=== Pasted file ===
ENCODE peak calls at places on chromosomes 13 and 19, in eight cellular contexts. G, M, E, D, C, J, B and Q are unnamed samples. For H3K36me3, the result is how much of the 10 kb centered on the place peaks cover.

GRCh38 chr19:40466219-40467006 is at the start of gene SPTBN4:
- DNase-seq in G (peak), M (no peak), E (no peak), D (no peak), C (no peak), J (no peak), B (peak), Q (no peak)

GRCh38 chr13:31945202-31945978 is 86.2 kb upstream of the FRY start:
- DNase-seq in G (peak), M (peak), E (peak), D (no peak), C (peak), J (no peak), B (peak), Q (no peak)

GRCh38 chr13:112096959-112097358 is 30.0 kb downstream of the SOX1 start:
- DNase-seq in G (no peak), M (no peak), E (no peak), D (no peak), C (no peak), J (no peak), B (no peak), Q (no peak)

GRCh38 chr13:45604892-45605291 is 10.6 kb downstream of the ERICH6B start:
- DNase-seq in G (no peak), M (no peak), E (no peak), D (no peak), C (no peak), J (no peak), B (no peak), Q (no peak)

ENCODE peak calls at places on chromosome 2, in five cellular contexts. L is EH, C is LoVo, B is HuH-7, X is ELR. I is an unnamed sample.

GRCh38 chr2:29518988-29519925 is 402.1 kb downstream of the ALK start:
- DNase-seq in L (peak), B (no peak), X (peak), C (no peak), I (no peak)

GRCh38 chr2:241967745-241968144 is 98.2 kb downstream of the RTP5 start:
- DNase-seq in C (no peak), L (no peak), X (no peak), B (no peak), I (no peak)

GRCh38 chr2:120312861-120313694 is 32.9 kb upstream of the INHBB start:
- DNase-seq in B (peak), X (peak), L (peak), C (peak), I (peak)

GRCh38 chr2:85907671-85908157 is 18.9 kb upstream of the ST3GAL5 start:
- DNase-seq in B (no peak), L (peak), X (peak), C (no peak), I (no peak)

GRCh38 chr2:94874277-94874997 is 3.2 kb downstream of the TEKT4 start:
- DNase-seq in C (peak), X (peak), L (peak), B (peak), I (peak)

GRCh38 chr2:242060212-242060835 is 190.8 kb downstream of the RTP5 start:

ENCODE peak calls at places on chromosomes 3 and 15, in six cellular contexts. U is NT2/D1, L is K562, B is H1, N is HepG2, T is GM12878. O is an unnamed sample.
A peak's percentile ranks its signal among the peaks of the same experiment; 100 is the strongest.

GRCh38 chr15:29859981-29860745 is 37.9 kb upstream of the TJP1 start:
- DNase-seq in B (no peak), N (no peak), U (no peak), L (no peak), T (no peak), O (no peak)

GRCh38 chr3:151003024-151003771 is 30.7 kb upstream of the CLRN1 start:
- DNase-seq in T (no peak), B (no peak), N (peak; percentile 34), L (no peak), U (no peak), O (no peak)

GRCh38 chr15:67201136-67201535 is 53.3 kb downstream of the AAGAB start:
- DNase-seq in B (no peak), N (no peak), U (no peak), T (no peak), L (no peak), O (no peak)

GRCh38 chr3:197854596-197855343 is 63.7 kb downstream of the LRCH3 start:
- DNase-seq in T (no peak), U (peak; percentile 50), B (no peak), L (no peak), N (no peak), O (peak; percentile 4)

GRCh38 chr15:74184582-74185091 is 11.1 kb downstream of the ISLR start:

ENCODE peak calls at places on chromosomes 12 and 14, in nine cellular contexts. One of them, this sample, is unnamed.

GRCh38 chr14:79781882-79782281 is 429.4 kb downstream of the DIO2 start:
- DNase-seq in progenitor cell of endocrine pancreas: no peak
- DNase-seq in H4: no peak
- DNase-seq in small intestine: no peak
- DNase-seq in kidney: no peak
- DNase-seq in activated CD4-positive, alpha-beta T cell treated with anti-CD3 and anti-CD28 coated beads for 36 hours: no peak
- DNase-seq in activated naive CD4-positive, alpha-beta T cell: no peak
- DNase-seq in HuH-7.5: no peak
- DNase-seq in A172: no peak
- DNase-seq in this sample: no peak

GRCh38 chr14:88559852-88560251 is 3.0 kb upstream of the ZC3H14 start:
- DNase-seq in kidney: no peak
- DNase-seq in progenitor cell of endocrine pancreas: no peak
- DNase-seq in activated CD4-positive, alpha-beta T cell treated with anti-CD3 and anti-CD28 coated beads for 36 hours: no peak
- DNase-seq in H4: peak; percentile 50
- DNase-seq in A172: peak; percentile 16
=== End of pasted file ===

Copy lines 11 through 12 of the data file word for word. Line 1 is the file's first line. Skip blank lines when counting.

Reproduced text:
GRCh38 chr2:29518988-29519925 is 402.1 kb downstream of the ALK start:
- DNase-seq in L (peak), B (no peak), X (peak), C (no peak), I (no peak)